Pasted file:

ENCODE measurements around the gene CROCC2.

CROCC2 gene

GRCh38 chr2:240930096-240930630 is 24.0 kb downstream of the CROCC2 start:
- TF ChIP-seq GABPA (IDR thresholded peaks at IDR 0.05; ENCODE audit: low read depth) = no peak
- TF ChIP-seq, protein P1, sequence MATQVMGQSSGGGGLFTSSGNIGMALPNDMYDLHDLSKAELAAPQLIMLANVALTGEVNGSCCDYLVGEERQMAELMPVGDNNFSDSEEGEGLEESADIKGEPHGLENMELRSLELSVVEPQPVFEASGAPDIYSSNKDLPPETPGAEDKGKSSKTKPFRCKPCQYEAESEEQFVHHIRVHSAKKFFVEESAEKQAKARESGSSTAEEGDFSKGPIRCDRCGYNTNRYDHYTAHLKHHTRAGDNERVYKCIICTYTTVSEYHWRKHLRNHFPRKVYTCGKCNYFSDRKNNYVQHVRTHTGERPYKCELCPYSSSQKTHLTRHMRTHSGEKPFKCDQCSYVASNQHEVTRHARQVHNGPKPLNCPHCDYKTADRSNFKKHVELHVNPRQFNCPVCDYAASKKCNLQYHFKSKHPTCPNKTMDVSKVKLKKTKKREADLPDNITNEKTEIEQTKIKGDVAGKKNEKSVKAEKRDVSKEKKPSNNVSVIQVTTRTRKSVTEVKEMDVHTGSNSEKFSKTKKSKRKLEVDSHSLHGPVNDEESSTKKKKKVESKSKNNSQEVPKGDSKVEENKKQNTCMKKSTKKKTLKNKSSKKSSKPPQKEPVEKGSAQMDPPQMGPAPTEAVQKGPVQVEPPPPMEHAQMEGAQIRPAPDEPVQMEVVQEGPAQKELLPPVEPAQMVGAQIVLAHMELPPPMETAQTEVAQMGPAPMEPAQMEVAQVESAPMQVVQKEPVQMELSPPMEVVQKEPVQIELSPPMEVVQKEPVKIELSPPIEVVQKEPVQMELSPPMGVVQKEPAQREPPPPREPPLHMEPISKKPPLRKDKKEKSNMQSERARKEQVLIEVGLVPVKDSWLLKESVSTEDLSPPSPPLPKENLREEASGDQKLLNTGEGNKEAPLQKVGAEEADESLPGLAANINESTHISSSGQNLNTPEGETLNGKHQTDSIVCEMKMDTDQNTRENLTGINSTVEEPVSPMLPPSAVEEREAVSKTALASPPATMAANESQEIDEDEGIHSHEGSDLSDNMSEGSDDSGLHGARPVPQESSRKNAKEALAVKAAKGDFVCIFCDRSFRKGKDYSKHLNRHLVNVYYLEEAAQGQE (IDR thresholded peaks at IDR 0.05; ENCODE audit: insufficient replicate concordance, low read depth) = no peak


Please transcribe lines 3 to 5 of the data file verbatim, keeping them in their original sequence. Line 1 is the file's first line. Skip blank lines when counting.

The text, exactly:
GRCh38 chr2:240930096-240930630 is 24.0 kb downstream of the CROCC2 start:
- TF ChIP-seq GABPA (IDR thresholded peaks at IDR 0.05; ENCODE audit: low read depth) = no peak
- TF ChIP-seq, protein P1, sequence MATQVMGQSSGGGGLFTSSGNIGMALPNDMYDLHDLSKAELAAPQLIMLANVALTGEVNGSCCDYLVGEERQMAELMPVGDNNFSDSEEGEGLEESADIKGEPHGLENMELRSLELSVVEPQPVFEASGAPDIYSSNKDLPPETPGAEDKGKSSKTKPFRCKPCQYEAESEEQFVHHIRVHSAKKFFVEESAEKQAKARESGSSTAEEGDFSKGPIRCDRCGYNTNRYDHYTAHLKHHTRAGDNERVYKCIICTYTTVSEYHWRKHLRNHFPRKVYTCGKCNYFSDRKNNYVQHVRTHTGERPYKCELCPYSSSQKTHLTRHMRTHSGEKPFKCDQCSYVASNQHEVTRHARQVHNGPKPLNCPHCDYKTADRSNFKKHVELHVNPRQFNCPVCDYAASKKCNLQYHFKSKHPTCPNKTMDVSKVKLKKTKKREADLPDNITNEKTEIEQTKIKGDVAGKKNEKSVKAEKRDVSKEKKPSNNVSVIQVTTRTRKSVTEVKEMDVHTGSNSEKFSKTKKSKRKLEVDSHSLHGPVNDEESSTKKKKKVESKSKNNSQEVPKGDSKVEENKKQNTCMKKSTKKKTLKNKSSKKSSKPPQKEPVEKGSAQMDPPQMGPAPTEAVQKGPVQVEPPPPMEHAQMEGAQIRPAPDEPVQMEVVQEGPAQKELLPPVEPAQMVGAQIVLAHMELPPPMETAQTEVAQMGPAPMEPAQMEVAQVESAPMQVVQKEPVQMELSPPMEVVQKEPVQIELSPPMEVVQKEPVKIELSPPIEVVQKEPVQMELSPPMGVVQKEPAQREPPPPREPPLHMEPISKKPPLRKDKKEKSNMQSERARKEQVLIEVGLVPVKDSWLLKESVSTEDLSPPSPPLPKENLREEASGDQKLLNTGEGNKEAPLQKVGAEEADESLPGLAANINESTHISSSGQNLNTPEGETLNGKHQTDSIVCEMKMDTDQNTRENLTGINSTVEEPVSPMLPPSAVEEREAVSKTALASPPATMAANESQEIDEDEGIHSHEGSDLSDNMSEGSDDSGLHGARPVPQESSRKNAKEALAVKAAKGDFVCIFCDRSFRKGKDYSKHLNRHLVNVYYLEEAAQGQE (IDR thresholded peaks at IDR 0.05; ENCODE audit: insufficient replicate concordance, low read depth) = no peak